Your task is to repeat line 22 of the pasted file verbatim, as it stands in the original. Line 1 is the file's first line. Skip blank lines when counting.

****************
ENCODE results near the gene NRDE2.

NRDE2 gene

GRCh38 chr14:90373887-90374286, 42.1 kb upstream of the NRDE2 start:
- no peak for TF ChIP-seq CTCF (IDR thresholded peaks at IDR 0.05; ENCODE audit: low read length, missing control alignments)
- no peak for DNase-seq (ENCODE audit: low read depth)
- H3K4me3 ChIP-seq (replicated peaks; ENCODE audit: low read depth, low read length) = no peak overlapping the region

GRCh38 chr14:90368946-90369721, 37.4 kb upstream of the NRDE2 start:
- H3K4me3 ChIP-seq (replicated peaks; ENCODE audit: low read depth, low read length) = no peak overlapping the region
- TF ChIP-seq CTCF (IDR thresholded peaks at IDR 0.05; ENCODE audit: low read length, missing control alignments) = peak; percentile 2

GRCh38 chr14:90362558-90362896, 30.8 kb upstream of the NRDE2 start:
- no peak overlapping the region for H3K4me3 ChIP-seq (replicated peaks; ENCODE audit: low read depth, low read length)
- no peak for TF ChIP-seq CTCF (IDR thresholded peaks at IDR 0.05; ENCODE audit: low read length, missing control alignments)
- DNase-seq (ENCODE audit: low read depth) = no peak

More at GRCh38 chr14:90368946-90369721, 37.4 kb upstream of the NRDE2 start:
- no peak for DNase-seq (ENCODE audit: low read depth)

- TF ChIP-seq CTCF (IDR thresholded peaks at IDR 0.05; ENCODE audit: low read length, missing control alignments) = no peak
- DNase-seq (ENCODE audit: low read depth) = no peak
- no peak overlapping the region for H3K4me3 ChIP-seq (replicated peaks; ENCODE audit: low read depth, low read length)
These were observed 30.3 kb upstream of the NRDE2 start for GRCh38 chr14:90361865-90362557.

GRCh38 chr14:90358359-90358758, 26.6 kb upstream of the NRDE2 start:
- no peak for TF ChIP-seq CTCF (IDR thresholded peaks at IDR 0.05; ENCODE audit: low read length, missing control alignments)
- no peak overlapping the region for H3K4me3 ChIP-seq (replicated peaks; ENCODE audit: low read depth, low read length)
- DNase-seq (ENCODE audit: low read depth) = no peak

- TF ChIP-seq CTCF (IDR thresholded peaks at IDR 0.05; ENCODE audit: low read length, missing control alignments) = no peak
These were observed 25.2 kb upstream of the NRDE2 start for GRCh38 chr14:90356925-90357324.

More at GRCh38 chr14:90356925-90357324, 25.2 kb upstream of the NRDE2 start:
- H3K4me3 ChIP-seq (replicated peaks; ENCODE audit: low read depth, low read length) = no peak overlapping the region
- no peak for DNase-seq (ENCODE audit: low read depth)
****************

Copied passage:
- no peak overlapping the region for H3K4me3 ChIP-seq (replicated peaks; ENCODE audit: low read depth, low read length)